8. Shares my love of doing absolutely nothing on our days off but cuddle in our PJ’s with our Australian Shepherd, Titan.
  9. Despite our adoration for being lazy, he shares the same ambition as mine to get outside, play around the park, welcome adventures and one day travel outside of the states.
  10.  He embraces life to the fullest and spreads joy to everyone around him.



Thoughts with my younger me

If I could transport back in time and speak to my younger self, my seven-year-old self, I’d tell her how beautiful she is and to never lose that imagination. She loved pretending to be Pocahontas and run on the front lawn barefoot as if dashing through the forest. She played in a kiddie pool with her neighborhood friend. She loved dancing in her backyard to her boom box that played Britney Spears CD’s.

I would travel back to middle school and whisper to thirteen-year-old me that I shouldn’t insist that dad buy those boots that I’d never wear to the school dance.

To my seventeen-year-old self, I would tell her that her boyfriend would not be the man she’d spend the rest of her life with and to thank the heavens for that. I’d tell her that she will spend the next ten years of her life with all of the wrong boys.

“The man you’re going to spend the rest of your life with,” I’d say, “is with the wrong ones, too. Be patient, and continue on. He’ll find you when God knows you’re both ready.”

If I could check in with the woman I was five years ago, I’d tell her to be prepared for her life to take a giant turn.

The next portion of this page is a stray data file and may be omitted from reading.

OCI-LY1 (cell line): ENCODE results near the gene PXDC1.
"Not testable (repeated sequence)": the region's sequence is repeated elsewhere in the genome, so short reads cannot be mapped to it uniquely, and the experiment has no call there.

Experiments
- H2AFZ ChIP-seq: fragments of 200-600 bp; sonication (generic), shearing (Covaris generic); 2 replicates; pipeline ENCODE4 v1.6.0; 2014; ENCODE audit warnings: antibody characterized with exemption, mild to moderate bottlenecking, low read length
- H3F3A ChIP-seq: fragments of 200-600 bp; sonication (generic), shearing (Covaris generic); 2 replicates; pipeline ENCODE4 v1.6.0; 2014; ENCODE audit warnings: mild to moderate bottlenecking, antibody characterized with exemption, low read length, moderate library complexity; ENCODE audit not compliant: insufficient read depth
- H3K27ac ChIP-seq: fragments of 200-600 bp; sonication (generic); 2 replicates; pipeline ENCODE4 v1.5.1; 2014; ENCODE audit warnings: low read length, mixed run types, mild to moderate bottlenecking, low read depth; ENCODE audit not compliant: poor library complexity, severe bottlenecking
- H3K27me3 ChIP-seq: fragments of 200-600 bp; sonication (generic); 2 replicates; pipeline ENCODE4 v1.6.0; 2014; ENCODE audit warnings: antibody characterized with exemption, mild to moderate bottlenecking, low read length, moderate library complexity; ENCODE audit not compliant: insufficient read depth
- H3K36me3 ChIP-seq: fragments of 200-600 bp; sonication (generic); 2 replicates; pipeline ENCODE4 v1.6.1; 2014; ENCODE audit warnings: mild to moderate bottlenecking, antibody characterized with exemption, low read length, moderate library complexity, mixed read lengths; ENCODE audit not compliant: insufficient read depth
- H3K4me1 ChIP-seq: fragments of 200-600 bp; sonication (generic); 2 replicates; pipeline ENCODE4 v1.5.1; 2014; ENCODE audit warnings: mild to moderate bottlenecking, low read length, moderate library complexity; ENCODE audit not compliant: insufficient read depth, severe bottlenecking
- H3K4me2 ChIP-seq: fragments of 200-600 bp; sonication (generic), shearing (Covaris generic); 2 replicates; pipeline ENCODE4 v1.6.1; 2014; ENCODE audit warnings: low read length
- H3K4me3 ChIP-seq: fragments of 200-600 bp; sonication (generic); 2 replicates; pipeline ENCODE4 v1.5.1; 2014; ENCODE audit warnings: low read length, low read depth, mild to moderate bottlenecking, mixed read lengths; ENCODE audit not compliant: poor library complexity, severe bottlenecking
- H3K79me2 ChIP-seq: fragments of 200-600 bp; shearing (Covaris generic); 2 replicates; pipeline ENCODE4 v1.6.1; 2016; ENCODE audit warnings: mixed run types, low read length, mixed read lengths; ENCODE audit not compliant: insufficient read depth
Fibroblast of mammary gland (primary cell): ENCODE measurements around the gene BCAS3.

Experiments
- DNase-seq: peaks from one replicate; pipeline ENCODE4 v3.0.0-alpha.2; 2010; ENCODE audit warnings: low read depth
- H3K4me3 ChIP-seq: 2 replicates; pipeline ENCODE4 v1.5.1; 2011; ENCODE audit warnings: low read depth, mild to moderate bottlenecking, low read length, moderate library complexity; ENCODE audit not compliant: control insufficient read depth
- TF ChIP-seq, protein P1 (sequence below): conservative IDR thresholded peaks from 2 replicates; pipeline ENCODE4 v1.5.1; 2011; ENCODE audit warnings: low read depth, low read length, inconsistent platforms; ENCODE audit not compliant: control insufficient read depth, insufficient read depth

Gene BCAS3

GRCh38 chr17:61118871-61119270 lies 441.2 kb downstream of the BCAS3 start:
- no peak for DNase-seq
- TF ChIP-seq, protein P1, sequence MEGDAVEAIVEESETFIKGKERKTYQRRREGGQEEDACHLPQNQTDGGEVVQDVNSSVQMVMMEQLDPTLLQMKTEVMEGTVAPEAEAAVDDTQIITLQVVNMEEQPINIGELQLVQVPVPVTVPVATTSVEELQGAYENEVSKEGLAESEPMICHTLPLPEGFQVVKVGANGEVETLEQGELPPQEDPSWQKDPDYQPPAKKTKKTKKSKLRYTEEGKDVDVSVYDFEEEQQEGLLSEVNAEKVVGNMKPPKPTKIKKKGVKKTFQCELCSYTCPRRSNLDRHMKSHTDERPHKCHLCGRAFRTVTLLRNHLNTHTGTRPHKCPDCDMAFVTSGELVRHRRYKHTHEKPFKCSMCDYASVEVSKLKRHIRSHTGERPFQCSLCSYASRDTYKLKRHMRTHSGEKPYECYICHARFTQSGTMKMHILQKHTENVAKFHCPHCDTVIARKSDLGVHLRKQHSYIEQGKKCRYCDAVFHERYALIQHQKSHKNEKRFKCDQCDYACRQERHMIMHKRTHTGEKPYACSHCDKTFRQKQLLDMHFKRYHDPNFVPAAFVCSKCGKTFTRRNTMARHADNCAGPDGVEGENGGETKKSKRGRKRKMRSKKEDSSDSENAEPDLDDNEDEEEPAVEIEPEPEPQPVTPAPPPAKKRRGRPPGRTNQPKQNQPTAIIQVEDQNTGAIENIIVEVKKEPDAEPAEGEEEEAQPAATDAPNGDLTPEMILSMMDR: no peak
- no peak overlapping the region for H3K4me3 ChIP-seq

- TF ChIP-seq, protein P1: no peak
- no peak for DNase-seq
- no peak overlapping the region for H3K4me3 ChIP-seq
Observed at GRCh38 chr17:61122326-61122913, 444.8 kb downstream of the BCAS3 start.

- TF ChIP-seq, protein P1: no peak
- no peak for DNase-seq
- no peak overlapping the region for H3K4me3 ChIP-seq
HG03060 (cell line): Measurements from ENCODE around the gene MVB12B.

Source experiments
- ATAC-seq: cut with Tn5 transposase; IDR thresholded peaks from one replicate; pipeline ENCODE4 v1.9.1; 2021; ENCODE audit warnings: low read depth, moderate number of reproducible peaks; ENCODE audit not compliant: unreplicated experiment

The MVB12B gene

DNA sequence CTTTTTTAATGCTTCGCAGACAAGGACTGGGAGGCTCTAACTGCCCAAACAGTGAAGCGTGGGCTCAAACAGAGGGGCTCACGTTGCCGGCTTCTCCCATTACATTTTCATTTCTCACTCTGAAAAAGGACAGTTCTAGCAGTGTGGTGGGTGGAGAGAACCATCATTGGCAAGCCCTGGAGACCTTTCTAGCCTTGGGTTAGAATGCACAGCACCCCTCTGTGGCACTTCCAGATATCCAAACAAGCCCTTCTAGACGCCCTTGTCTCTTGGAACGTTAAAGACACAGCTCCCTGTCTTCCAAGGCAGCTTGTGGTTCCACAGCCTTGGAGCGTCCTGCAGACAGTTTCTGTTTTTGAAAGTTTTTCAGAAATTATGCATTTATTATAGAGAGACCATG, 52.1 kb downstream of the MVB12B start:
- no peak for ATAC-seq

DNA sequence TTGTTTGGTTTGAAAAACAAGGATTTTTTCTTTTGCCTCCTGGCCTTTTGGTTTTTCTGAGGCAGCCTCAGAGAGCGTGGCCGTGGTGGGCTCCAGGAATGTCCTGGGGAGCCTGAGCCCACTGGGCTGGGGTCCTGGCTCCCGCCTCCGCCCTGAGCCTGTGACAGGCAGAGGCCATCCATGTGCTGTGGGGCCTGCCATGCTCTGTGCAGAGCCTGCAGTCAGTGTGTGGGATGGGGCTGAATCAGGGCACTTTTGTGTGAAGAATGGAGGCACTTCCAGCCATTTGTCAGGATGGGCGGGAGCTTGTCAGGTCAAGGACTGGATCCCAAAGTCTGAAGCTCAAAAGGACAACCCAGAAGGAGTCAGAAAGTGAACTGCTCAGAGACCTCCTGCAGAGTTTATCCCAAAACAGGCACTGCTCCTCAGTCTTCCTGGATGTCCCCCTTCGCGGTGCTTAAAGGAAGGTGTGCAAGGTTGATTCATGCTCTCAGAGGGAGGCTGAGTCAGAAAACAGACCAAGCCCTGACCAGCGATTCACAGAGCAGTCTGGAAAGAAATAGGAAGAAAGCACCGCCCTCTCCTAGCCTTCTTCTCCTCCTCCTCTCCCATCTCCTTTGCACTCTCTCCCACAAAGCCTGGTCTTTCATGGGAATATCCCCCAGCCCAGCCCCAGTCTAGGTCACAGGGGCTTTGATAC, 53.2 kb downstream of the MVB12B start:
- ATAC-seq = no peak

I’d tell her, “The storm will come in and it will be fierce. But like everything, it will die down and you will find an even greater strength within you. You will be braver than you have ever been.”

Checking in with the woman I am now, I am telling her not to crumple up this page and throw it away. I am telling her to keep writing and believing in herself, because I know my seven-year-old self would tell twenty-six-year-old me to do what I love and get my feet dirty.

Seven-year-old Amanda is my guide as much as I am hers. She reminds me to embrace the imagination within me, dance when I think no one is watching, and stay in touch with old friends. Thirteen-year-old me whispers, “Dad will always have your back.” She tells me that in his eyes, though, I don’t need boots in order to be beautiful. Seventeen-year-old Amanda is on the verge of finding love and tells me to never give up on it when I have found the right one. I reassure her that I have indeed found him.  Twenty-one-year-old me reminds me that every day is a gift. Live it as though tomorrow won’t come.

Time collapses upon itself to reveal an untold story: the one I am living now and the one I will continue to live. I honor what me at seven, at thirteen, at seventeen, at twenty-one went through to get here.

This is where I am meant to be.











Growing pains of the heart

I am writing from a computer in the Warrior Zone at Fort Irwin, California. I am currently on a two week rotation at NTC (National Training Center), learning how to be a role player. This training has some downtime, so while I’d love to bury my nose in a book in the library, I figured that I’d take this moment to catch up on my blog.